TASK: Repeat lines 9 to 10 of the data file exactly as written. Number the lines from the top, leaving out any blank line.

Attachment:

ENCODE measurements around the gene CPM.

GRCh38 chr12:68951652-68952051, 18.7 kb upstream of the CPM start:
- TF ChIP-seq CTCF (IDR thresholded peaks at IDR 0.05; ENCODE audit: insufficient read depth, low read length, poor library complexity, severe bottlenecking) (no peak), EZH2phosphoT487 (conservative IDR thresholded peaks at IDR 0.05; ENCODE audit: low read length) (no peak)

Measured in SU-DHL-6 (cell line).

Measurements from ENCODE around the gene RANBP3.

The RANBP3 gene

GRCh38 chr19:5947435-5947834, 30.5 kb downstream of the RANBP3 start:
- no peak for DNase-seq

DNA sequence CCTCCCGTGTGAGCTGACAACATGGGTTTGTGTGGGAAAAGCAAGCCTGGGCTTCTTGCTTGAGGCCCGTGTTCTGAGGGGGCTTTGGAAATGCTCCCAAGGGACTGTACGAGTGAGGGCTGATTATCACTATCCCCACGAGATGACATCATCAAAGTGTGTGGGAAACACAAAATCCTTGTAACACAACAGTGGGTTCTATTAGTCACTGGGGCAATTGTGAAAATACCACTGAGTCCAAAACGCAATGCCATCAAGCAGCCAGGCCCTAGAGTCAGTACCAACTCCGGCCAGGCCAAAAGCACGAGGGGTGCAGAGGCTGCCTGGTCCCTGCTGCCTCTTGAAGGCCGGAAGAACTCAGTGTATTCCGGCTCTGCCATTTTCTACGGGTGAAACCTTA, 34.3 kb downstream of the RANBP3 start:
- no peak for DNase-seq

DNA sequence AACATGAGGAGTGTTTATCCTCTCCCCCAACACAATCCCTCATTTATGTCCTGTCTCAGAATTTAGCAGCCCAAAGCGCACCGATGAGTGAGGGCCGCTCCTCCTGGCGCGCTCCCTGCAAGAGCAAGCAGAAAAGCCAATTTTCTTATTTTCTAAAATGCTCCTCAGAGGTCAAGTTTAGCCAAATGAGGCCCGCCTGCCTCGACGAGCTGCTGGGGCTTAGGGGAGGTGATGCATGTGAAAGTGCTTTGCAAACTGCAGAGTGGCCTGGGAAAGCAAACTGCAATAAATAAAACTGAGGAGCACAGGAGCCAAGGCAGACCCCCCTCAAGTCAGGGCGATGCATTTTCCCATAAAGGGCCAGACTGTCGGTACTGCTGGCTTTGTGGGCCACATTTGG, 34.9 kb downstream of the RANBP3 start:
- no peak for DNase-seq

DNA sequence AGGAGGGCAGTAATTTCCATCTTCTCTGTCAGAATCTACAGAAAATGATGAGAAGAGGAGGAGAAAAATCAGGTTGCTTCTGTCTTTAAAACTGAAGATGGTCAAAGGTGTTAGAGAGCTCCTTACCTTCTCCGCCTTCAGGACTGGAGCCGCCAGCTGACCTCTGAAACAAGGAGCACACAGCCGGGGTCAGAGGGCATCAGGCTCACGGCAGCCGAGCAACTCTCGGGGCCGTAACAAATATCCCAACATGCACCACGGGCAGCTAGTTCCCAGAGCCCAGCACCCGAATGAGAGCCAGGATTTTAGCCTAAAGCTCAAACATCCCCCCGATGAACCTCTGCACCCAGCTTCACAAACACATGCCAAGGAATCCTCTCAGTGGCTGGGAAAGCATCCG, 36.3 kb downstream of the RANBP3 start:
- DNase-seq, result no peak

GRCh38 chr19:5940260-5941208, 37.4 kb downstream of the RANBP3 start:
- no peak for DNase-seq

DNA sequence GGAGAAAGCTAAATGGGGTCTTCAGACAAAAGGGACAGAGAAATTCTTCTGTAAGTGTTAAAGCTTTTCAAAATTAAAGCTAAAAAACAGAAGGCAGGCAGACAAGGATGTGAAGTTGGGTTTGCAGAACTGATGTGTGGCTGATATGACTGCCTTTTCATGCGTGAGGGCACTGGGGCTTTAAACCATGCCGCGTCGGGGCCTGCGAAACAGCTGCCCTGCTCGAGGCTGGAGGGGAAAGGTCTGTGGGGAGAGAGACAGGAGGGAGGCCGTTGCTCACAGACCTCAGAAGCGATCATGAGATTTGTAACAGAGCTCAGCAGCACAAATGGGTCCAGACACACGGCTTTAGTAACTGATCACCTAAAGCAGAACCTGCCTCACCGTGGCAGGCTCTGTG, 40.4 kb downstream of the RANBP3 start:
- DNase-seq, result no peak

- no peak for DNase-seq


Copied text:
DNA sequence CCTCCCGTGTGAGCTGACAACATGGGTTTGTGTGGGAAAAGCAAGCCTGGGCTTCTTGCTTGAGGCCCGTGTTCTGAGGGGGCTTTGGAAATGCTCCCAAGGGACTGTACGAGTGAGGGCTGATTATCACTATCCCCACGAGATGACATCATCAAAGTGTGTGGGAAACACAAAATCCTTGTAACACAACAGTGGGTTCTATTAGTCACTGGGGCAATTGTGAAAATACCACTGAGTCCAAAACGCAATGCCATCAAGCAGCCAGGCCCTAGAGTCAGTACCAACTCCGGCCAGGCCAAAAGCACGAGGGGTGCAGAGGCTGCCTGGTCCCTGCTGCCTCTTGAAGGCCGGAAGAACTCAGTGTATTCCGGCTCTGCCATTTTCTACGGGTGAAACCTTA, 34.3 kb downstream of the RANBP3 start:
- no peak for DNase-seq